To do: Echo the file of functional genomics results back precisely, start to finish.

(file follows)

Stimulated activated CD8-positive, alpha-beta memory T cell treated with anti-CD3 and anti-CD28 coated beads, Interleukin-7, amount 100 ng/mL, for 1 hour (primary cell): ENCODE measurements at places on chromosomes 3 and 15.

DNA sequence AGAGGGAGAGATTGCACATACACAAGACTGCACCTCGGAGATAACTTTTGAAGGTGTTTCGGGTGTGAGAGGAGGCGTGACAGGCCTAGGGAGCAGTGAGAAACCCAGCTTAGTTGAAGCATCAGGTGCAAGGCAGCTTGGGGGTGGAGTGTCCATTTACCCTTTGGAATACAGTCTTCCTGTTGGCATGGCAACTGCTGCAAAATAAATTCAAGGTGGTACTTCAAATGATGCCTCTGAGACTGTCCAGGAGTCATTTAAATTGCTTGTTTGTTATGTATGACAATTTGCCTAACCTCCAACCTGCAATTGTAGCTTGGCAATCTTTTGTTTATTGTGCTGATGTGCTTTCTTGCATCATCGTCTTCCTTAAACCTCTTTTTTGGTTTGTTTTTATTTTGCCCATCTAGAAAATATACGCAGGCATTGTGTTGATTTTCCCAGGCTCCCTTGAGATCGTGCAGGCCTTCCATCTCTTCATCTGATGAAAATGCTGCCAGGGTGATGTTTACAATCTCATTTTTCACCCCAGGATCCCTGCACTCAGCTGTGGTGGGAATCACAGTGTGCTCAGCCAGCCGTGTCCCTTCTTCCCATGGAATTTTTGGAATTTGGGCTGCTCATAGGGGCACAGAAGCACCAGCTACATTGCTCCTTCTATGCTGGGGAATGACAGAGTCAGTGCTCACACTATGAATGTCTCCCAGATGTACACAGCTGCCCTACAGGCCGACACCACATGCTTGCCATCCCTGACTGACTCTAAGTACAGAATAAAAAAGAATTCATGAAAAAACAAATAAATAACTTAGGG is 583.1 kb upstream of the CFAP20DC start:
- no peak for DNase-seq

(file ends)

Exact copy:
Stimulated activated CD8-positive, alpha-beta memory T cell treated with anti-CD3 and anti-CD28 coated beads, Interleukin-7, amount 100 ng/mL, for 1 hour (primary cell): ENCODE measurements at places on chromosomes 3 and 15.

DNA sequence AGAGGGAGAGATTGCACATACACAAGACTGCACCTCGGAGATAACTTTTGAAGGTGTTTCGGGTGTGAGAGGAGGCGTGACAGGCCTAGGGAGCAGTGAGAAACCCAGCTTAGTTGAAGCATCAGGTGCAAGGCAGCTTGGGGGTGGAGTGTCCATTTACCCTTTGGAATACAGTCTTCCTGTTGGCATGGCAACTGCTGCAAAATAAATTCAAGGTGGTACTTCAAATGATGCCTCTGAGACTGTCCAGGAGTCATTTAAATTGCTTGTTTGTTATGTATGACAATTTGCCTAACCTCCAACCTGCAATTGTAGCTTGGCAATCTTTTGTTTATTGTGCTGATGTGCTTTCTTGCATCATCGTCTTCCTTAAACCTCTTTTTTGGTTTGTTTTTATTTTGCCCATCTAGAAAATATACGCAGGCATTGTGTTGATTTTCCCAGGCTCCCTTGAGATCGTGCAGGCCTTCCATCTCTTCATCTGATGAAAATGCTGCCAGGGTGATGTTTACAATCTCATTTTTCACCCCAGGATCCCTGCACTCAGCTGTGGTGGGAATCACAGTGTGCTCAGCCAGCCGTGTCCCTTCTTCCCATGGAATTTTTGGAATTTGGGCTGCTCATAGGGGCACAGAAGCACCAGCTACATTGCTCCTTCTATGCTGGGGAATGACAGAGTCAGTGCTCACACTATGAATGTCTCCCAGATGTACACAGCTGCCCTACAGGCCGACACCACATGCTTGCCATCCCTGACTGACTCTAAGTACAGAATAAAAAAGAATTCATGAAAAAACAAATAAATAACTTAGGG is 583.1 kb upstream of the CFAP20DC start:
- no peak for DNase-seq